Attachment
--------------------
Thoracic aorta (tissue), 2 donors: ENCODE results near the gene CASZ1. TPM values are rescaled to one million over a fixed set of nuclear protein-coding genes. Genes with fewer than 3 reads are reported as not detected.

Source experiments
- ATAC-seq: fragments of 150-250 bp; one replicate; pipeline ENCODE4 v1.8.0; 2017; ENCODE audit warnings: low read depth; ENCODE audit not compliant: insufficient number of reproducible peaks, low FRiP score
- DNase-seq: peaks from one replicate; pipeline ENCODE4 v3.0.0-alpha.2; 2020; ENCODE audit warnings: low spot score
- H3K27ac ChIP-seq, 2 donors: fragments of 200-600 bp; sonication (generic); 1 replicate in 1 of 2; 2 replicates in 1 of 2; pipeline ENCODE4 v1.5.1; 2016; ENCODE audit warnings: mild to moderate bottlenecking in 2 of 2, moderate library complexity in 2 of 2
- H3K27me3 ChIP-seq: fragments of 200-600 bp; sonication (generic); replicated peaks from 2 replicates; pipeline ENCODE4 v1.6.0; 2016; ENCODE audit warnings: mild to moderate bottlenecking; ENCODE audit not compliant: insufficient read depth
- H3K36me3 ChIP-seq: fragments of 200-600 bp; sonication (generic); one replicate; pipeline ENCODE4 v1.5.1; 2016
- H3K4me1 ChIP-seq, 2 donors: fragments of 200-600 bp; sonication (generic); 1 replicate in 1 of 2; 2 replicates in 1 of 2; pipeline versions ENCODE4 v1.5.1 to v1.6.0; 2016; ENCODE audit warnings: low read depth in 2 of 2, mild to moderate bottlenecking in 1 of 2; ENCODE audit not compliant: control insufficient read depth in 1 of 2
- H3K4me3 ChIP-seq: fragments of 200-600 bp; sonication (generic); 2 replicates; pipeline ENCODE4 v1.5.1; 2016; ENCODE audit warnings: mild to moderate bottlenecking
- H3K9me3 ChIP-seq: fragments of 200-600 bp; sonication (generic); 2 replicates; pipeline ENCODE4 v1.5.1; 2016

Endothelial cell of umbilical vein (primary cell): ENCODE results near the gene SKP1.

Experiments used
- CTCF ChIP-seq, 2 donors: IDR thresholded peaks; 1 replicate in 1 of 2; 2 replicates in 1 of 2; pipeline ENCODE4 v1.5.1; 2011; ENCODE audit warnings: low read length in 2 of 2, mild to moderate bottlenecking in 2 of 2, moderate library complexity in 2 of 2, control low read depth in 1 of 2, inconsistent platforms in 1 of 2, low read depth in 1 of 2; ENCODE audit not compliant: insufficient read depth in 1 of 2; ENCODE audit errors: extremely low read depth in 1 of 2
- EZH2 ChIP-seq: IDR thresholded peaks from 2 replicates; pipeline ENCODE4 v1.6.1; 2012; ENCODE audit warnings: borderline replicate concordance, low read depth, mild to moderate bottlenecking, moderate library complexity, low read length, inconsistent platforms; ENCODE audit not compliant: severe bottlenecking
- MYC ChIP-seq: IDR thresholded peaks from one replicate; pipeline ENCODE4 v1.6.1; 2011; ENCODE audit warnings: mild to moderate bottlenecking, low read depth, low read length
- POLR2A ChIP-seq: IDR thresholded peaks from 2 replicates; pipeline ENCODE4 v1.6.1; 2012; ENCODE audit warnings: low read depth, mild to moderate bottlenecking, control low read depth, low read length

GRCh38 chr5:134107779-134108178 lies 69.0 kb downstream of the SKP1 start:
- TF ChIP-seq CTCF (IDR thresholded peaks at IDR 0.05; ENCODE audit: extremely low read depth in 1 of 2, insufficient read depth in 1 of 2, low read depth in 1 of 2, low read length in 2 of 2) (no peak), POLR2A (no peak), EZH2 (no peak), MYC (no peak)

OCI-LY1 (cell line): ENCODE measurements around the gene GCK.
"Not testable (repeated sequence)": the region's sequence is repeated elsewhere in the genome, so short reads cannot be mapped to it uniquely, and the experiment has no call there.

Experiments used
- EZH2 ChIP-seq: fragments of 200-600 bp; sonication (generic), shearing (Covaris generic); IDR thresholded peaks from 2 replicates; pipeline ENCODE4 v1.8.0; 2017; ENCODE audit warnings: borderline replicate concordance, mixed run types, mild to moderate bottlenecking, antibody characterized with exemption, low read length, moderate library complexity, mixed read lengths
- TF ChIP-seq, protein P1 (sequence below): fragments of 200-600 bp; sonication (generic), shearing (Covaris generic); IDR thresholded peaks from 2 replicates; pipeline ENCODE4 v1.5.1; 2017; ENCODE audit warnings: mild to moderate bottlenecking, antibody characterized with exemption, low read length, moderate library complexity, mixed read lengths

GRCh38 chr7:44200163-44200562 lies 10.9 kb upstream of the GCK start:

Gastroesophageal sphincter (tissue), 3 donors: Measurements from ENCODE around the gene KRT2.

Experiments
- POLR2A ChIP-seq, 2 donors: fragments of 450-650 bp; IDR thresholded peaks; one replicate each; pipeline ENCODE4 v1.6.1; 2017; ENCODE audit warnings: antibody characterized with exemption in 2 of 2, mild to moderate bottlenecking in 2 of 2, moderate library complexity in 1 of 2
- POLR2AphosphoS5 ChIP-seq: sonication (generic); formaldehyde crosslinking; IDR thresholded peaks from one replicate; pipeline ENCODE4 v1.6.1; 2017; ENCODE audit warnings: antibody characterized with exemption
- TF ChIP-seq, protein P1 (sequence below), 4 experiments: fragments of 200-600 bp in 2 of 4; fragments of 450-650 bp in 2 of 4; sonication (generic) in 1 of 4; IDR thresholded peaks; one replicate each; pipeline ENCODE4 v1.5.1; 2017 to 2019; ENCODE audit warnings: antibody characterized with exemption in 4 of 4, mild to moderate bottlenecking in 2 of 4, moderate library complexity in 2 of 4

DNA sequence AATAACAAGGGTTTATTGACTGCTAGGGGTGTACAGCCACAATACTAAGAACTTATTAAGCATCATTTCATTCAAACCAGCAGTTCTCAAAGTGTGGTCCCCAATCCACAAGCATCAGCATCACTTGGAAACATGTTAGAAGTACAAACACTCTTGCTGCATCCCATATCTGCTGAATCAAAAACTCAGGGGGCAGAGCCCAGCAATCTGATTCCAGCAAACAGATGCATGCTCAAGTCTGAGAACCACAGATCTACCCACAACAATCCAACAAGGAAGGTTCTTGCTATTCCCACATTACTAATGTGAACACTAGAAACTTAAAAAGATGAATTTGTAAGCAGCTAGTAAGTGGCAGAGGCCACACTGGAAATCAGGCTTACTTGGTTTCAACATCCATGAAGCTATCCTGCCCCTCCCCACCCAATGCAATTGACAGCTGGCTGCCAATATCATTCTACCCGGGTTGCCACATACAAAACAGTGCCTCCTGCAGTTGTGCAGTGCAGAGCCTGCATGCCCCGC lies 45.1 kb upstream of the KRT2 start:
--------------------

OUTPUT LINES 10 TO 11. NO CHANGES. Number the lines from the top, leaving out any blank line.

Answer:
- H3K9me3 ChIP-seq: fragments of 200-600 bp; sonication (generic); 2 replicates; pipeline ENCODE4 v1.5.1; 2016

Endothelial cell of umbilical vein (primary cell): ENCODE results near the gene SKP1.